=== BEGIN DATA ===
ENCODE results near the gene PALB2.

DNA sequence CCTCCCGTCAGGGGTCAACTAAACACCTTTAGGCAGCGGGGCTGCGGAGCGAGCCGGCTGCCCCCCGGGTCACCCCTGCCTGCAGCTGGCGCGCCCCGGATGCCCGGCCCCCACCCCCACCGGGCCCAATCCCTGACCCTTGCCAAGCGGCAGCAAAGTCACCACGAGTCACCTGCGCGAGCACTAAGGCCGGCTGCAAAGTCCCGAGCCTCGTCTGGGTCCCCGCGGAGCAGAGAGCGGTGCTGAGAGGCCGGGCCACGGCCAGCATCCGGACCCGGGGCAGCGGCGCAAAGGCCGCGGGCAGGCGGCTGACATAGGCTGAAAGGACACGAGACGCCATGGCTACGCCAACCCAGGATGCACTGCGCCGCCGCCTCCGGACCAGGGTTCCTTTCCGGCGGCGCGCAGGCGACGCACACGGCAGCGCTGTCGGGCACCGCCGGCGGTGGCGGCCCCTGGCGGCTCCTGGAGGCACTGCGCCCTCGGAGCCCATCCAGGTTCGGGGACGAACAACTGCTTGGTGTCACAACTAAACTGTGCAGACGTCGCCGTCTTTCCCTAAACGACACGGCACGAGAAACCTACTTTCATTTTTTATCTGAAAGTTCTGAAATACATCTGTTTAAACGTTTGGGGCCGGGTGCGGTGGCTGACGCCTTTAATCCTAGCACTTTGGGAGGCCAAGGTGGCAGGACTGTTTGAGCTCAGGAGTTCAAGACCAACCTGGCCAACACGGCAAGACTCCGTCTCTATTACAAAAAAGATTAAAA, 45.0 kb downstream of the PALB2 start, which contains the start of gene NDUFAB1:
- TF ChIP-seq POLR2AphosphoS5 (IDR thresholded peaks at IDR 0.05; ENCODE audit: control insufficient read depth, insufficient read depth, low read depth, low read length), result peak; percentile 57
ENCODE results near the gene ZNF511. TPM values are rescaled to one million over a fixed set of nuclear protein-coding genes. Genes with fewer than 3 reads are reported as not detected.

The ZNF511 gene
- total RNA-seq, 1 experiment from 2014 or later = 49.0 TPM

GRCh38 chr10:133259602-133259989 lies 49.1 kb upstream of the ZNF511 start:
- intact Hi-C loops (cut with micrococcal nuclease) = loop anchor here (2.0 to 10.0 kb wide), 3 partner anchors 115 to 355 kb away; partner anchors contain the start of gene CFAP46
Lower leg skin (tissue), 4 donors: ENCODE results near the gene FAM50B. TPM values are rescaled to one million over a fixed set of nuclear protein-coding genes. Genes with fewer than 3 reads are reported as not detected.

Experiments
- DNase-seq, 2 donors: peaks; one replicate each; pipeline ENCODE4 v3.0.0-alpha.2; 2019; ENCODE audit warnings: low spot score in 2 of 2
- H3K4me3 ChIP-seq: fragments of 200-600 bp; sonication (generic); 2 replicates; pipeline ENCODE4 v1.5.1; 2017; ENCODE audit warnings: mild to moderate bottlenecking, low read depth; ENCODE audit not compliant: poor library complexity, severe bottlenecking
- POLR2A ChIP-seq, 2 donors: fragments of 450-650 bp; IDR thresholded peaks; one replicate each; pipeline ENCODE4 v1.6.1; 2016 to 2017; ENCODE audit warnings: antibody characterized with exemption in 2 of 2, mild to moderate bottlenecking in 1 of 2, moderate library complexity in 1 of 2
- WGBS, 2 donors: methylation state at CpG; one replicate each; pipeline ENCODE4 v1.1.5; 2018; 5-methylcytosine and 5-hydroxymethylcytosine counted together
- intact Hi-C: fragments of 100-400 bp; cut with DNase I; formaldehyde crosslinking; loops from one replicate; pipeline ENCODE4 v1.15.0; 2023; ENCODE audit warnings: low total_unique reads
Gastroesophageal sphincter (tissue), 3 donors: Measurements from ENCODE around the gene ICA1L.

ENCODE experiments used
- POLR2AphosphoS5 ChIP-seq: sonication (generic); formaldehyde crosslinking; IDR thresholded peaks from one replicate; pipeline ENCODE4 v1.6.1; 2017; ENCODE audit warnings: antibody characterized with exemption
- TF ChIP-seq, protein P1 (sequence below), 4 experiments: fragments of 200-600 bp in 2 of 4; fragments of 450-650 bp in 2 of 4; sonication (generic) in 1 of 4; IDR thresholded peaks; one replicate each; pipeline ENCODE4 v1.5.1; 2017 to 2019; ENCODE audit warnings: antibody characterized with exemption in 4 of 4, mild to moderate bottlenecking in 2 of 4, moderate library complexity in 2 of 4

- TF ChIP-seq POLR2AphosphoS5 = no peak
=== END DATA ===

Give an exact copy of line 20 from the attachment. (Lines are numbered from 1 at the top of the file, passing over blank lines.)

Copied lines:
- TF ChIP-seq POLR2AphosphoS5 = no peak